Detecting, preventing, and treating sexually transmitted diseases among adolescent arrestees

An unmet public health need

Steven Belenko, Richard Dembo, Matthew Rollie, Kristina Childs, Christopher Salvatore

Research output: Contribution to journalReview articleResearchpeer-review

21 Citations (Scopus)

Abstract

Studies of detained and incarcerated adolescent offenders in the United States indicate that these juveniles have an elevated risk of sexually transmitted diseases (STDs). However, many more arrestees enter the "front end" of the juvenile justice system than are detained or incarcerated, and research into the STD risk profiles and service needs of this larger group is lacking. An expansion of STD testing (including of asymptomatic youths), prevention, and treatment is needed, as is improved knowledge about gender- and race-specific services. A pilot program in Florida has shown that juvenile justice and public health systems can collaborate to implement STD testing among new arrestees. With integrated linkages to treatment and prevention after release, this model could greatly reduce the STD burden in this underserved, high-risk population.

Original languageEnglish
Pages (from-to)1032-1041
Number of pages10
JournalAmerican Journal of Public Health
Volume99
Issue number6
DOIs
StatePublished - 1 Jun 2009

Fingerprint

Sexually Transmitted Diseases
Public Health
Social Justice
Therapeutics
Research
Population

Cite this

@article{8af04b7738744130b7ee050fad29a4bd,
title = "Detecting, preventing, and treating sexually transmitted diseases among adolescent arrestees: An unmet public health need",
abstract = "Studies of detained and incarcerated adolescent offenders in the United States indicate that these juveniles have an elevated risk of sexually transmitted diseases (STDs). However, many more arrestees enter the {"}front end{"} of the juvenile justice system than are detained or incarcerated, and research into the STD risk profiles and service needs of this larger group is lacking. An expansion of STD testing (including of asymptomatic youths), prevention, and treatment is needed, as is improved knowledge about gender- and race-specific services. A pilot program in Florida has shown that juvenile justice and public health systems can collaborate to implement STD testing among new arrestees. With integrated linkages to treatment and prevention after release, this model could greatly reduce the STD burden in this underserved, high-risk population.",
author = "Steven Belenko and Richard Dembo and Matthew Rollie and Kristina Childs and Christopher Salvatore",
year = "2009",
month = "6",
day = "1",
doi = "10.2105/AJPH.2007.122937",
language = "English",
volume = "99",
pages = "1032--1041",
journal = "American Journal of Public Health",
issn = "0090-0036",
publisher = "American Public Health Association Inc.",
number = "6",

}

Detecting, preventing, and treating sexually transmitted diseases among adolescent arrestees : An unmet public health need. / Belenko, Steven; Dembo, Richard; Rollie, Matthew; Childs, Kristina; Salvatore, Christopher.

In: American Journal of Public Health, Vol. 99, No. 6, 01.06.2009, p. 1032-1041.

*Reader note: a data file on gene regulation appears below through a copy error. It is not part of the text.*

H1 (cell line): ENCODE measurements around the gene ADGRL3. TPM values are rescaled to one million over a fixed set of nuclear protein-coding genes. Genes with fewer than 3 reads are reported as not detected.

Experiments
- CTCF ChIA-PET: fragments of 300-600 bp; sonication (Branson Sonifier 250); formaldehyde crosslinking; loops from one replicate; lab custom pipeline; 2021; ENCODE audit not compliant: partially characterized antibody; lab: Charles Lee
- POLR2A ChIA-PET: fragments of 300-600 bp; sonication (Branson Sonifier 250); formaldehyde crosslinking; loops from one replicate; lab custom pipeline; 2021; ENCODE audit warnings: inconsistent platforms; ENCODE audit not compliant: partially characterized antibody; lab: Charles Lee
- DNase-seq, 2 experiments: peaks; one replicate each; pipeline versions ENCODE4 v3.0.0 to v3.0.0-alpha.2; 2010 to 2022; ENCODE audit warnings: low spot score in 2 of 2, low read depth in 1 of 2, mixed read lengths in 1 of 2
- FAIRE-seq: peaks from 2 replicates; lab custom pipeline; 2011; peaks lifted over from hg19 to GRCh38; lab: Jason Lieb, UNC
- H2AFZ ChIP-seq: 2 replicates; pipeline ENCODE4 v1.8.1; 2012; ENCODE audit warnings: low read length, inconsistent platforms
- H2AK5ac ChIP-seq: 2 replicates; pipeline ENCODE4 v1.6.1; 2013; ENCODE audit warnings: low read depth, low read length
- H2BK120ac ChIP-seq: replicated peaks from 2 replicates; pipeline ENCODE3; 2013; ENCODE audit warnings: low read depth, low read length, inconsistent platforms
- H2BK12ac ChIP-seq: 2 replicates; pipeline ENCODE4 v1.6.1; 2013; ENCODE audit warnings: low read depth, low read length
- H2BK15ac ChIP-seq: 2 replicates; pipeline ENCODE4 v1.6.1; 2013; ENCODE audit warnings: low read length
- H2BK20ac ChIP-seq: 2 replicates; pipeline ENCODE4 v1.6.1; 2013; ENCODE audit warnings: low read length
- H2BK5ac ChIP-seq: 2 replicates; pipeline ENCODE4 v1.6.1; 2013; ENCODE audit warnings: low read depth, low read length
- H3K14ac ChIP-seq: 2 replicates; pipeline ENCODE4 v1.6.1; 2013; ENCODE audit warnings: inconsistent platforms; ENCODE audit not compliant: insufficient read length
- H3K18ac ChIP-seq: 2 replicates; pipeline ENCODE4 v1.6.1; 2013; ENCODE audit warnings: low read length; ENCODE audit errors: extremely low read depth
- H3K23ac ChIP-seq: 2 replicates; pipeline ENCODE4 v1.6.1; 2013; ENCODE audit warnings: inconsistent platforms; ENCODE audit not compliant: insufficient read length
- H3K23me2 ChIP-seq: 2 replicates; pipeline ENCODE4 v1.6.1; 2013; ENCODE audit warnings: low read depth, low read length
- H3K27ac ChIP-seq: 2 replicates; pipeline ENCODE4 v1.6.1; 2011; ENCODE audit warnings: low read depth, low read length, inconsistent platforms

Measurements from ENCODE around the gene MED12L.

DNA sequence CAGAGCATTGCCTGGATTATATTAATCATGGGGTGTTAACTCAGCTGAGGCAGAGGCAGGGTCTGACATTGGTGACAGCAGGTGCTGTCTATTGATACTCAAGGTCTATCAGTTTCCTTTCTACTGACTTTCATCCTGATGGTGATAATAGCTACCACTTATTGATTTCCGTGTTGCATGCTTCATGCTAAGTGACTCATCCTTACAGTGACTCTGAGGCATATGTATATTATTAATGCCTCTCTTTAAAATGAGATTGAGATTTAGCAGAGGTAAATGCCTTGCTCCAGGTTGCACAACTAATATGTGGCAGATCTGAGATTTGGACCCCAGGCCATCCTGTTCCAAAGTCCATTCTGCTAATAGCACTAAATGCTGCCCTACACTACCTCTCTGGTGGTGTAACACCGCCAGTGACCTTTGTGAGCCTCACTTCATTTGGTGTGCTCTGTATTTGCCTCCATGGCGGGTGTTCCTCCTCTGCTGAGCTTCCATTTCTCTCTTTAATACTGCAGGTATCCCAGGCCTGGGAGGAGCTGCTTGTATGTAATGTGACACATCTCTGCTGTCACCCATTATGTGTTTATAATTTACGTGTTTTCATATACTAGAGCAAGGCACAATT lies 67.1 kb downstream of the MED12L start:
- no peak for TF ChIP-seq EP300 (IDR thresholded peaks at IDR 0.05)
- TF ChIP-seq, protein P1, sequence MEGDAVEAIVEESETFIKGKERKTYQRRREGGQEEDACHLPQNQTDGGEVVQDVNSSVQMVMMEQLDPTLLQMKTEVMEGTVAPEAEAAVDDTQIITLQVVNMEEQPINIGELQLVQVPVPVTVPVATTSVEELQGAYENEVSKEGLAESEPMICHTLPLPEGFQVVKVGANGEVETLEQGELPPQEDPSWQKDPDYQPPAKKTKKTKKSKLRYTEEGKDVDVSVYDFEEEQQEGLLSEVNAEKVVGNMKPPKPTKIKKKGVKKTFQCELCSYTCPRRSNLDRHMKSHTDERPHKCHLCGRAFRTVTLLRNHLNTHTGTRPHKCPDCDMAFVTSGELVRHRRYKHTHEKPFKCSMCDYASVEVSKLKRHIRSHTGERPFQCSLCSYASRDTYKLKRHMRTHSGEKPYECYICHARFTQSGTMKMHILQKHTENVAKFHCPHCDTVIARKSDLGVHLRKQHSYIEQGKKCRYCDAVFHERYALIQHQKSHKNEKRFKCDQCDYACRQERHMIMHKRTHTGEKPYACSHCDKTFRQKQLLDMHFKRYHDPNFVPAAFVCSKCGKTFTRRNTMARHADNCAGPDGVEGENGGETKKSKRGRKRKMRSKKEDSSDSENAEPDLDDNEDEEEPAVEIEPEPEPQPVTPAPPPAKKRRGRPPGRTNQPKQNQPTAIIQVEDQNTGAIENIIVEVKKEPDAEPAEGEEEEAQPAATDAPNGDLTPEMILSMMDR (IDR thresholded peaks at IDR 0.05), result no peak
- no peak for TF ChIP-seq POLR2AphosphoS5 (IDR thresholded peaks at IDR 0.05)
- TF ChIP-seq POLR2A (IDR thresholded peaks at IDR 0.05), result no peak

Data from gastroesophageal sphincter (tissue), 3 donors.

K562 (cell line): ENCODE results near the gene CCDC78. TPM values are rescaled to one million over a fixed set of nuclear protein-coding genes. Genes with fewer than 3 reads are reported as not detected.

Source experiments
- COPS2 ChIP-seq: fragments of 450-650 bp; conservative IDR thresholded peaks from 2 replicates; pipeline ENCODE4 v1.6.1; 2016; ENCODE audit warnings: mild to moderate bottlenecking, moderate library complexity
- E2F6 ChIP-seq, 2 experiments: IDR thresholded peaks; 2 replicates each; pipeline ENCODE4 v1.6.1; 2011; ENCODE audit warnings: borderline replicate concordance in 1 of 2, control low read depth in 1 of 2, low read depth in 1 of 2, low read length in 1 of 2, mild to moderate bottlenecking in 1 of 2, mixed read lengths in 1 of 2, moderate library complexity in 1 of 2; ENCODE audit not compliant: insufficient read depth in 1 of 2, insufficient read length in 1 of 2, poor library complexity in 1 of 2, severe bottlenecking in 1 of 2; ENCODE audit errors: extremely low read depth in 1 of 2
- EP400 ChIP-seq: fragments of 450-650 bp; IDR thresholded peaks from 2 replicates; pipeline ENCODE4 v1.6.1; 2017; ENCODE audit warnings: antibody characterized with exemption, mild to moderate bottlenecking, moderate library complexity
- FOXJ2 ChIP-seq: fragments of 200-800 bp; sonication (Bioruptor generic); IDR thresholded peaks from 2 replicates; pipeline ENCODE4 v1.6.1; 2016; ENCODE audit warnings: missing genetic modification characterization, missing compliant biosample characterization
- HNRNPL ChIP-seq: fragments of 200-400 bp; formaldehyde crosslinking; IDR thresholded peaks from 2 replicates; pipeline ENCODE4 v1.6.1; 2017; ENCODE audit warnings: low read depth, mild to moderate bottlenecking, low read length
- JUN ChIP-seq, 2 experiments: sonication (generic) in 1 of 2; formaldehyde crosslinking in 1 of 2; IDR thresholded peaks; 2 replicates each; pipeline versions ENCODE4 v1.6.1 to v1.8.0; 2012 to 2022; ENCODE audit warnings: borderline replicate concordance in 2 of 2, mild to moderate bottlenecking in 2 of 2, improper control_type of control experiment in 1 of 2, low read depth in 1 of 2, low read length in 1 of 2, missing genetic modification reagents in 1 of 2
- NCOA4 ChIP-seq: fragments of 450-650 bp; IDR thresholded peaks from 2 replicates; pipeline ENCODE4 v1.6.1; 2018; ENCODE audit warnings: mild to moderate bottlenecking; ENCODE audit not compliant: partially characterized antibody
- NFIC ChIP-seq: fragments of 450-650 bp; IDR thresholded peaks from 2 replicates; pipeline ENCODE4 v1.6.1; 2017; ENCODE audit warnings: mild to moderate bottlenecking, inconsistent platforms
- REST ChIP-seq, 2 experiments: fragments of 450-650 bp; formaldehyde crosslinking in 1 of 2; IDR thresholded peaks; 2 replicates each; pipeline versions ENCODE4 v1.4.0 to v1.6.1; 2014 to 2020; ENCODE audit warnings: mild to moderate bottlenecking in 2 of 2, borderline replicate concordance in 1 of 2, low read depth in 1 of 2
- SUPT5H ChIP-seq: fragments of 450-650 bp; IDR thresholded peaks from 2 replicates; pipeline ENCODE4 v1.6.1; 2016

Research output: Contribution to journalReview articleResearchpeer-review

TY - JOUR

T1 - Detecting, preventing, and treating sexually transmitted diseases among adolescent arrestees

T2 - An unmet public health need

AU - Belenko, Steven

AU - Dembo, Richard

AU - Rollie, Matthew

AU - Childs, Kristina

AU - Salvatore, Christopher

PY - 2009/6/1

Y1 - 2009/6/1

N2 - Studies of detained and incarcerated adolescent offenders in the United States indicate that these juveniles have an elevated risk of sexually transmitted diseases (STDs). However, many more arrestees enter the "front end" of the juvenile justice system than are detained or incarcerated, and research into the STD risk profiles and service needs of this larger group is lacking. An expansion of STD testing (including of asymptomatic youths), prevention, and treatment is needed, as is improved knowledge about gender- and race-specific services. A pilot program in Florida has shown that juvenile justice and public health systems can collaborate to implement STD testing among new arrestees. With integrated linkages to treatment and prevention after release, this model could greatly reduce the STD burden in this underserved, high-risk population.

AB - Studies of detained and incarcerated adolescent offenders in the United States indicate that these juveniles have an elevated risk of sexually transmitted diseases (STDs). However, many more arrestees enter the "front end" of the juvenile justice system than are detained or incarcerated, and research into the STD risk profiles and service needs of this larger group is lacking. An expansion of STD testing (including of asymptomatic youths), prevention, and treatment is needed, as is improved knowledge about gender- and race-specific services. A pilot program in Florida has shown that juvenile justice and public health systems can collaborate to implement STD testing among new arrestees. With integrated linkages to treatment and prevention after release, this model could greatly reduce the STD burden in this underserved, high-risk population.

UR - http://www.scopus.com/inward/record.url?scp=67049119942&partnerID=8YFLogxK

U2 - 10.2105/AJPH.2007.122937

DO - 10.2105/AJPH.2007.122937

M3 - Review article

VL - 99

SP - 1032

EP - 1041

JO - American Journal of Public Health

JF - American Journal of Public Health

SN - 0090-0036

IS - 6

ER -